In what I read as a typical example of literary postmodernism, Perfume is a projection of concerns with personal identity and literary persona onto the themes and characters of the novel. Set in 18th century France, Perfume tells the story of Jean-Baptiste Grenouille, a physically and emotionally abused orphan whose supernatural sense of smell guides him in a perverse search for the lost origin of his identity. A genius of odors, Grenouille himself lacks a personal odor, signifying an absence of individual identity.
As he discovers his olfactory virtuosity, Grenouille becomes increasingly obsessed with inventing new fragrances, particularly his own, which he attempts to create artificially by extracting and blending the corporeal scents of young virginal women he murders. Grenouille’s great hope is to create an ideal perfume that will give him the magical essence of identity. Despite his hatred of fellow humans, the mad perfumer is driven by a desire for the attention and affection of others, who are compelled under the spell of his ideal perfume to love him unconditionally. At the moment of his crowning achievement, however, Grenouille realizes that the aura of identity created by his magic perfume is an illusion and that it has been hate rather than love that drove him to become a genius of perfuming. After this epiphany, Grenouille returns to the place of his origin in a Parisian slum and ends his own story by drenching himself with the ultimate perfume and surrendering to a maenadic mob of murderers and thieves. Crazed by his seductive perfume, they dismember and devour him, piecemeal.
Perfume can be read as an indictment of Enlightenment rationality, as an allegory of the fascist mind, or simply as a cynical postmodern pastiche that serves you titillating but derivative kitsch. But whatever the view of the novel’s thematic intentions, Perfume’s rich intertextuality is enjoyable. Suskind’s parasitic perfumer can be seen as a self-reflexive metaphor for the postmodernist’s epigonal guilt and so failed to perceive the ironic (and more accurately postmodern) implication that all writing is an assimilation of previous writing, just as all identity is an assimilation of previous models of subjectivity. By foregrounding the stylistic or aesthetic plagiarisms that Suskind thinks is essential to creativity, Perfume undermines the traditional assumption that the literary text is the exclusive personal property of its author. In doing so, Suskind suggests that the humanist notion of the autonomous self, idealized since the Enlightenment, has caused a fundamental misunderstanding, if not a perversion, of the creative process.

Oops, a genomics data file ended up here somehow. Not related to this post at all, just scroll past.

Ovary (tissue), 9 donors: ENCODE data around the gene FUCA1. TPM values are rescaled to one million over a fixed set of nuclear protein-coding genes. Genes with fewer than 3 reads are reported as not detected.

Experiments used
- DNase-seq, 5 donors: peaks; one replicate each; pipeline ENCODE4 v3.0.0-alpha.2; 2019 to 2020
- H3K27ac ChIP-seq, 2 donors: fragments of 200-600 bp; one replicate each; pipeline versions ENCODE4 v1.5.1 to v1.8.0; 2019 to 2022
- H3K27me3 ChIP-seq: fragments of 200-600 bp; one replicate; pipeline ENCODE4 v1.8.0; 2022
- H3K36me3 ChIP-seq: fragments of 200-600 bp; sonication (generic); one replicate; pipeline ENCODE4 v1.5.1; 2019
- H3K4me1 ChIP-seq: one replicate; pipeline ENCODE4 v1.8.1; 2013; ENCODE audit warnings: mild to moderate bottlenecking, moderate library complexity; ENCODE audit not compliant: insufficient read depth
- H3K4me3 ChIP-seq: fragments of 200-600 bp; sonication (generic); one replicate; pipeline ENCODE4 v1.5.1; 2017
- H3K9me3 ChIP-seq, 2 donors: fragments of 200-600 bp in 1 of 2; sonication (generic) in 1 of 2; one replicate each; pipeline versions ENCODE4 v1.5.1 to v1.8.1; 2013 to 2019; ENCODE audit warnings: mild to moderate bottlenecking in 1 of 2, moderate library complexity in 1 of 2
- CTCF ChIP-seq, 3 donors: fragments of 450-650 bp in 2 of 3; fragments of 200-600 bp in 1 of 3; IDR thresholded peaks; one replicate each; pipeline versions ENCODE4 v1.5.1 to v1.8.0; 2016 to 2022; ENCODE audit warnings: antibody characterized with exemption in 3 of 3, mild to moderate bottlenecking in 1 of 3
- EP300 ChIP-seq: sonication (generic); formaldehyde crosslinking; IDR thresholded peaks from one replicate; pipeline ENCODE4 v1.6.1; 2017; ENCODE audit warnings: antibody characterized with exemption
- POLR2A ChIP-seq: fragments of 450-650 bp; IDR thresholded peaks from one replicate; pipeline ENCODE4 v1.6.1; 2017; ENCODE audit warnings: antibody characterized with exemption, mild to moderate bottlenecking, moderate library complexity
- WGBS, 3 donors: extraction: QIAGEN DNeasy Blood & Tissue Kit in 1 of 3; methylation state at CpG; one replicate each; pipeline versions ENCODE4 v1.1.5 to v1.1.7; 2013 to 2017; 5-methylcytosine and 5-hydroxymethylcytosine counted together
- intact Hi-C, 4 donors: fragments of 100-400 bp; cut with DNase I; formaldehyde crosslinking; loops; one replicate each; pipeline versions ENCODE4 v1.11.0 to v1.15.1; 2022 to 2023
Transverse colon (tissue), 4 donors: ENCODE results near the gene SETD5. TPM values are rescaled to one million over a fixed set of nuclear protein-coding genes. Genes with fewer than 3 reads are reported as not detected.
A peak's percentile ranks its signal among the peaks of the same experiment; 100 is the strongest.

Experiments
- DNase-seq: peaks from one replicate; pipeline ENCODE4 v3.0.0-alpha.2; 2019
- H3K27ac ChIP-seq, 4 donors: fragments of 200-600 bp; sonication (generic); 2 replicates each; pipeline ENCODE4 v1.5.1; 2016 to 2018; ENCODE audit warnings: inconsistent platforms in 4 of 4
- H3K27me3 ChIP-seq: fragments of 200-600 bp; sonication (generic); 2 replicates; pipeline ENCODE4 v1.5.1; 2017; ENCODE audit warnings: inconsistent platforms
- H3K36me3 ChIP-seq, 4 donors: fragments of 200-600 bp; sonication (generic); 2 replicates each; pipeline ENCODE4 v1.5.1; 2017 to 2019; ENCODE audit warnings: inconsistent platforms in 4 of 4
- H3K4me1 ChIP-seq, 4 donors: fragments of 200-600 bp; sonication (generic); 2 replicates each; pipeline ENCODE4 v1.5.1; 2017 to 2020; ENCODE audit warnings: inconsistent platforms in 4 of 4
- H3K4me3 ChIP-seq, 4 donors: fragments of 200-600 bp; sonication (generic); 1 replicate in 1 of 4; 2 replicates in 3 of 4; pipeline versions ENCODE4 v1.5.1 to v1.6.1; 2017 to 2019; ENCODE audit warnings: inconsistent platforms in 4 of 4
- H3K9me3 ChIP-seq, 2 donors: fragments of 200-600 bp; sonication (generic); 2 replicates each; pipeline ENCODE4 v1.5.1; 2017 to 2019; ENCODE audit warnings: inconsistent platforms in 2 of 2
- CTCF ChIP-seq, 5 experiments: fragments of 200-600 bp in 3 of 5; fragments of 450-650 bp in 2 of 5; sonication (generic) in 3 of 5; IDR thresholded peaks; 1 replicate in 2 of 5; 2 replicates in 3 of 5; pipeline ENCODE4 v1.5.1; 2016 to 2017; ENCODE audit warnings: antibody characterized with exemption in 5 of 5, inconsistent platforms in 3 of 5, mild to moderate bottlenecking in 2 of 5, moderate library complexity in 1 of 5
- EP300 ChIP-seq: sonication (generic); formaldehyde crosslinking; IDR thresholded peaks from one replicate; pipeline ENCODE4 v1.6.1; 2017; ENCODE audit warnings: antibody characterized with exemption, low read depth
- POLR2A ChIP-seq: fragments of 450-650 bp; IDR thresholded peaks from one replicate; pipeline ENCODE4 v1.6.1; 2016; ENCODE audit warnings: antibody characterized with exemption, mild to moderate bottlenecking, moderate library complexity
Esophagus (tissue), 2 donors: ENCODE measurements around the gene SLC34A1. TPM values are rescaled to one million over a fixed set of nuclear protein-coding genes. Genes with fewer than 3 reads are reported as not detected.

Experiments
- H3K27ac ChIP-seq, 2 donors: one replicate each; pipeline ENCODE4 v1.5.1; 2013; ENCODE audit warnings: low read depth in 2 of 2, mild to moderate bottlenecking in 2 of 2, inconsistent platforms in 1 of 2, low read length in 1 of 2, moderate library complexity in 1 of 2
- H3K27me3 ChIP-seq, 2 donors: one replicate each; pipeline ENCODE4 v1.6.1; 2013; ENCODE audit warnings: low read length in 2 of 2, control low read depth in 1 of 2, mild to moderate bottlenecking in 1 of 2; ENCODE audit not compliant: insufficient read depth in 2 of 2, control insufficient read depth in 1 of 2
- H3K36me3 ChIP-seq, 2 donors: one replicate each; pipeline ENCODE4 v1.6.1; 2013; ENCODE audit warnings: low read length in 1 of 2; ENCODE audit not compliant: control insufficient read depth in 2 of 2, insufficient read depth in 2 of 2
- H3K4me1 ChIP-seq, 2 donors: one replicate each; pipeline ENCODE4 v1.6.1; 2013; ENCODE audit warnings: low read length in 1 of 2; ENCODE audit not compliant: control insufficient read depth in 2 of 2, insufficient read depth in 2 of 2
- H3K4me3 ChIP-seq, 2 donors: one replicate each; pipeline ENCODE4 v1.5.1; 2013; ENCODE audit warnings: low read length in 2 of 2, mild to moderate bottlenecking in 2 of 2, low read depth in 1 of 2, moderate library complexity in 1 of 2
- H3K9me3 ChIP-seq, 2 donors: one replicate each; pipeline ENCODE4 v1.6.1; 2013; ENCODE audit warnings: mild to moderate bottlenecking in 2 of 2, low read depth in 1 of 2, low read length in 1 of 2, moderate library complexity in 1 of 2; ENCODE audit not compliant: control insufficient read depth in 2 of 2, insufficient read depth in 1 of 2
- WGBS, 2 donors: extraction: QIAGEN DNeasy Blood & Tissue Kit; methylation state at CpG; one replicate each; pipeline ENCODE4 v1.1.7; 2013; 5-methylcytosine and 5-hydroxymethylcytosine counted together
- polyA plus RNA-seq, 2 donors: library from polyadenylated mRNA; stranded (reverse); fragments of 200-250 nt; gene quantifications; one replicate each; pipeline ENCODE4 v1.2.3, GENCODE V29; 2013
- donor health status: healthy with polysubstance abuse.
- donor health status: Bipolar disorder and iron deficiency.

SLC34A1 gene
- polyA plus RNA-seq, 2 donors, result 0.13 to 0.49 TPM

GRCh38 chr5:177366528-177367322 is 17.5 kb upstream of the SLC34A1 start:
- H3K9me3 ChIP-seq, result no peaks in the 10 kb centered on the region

Perfume succeeds so well because, on the surface, the premise is so startlingly novel. An olfactory genius in 18th-century Paris who can make a fortune creating perfumes more complicated and subtle than any ever made, is a sociopathic monster. Or, as Suskind describes him, a “tick” who can roll up into a defensive ball or periodically drop himself into society. Grenouille is a compelling and disturbing character because Suskind has painted him in such realistic tones. Each effort to capture a new scent impels him farther, taking more chances and testing his limits, exploiting new techniques and his own criminal daring. This makes Grenouille terrifyingly believable – perhaps even relatable.
From his birth – when his mother abandoned him to death among discarded fish guts – and through his childhood, when he discovered how different he was to his apprenticeship – Suskind is able to evoke several different emotions from you, ranging from sympathy for the young orphan to curiosity to disgust and hatred. Grenouille’s lack of aroma can be seen as representative of his lack of morals in a world in which the amoral and the ethical were struggling to find a new common ground.
The book is good, very good. Unfortunately, I do not think it is great – perhaps because Suskind’s prose tends toward the overdone. Maybe it reads better in the original German, but Suskind’s maddening penchant for rephrasing and repeating the same notion and turning a sentence into a paragraph finally dulls the senses and sets you skimming along searching for the next important point.
However, the plot is unique, hands down; its execution is so skillfully done, not only in Grenouille’s characterization, but also because Suskind has done his homework and is smoothly at ease with 18th century French mores and the science of perfume. Suskind does a remarkable job in portraying Paris of the 18th century, relying more on olfactory descriptions than is common in novels, which supports the rather odd conceit behind the narrative. He describes Grenouille and his actions with a detached demeanor, thereby heightening the horrific nature of Grenouille’s actions by not commenting on that nature. But the squishy repetitive prose and unfocused paragraphs keep Perfume from joining the ranks of literary masterpieces.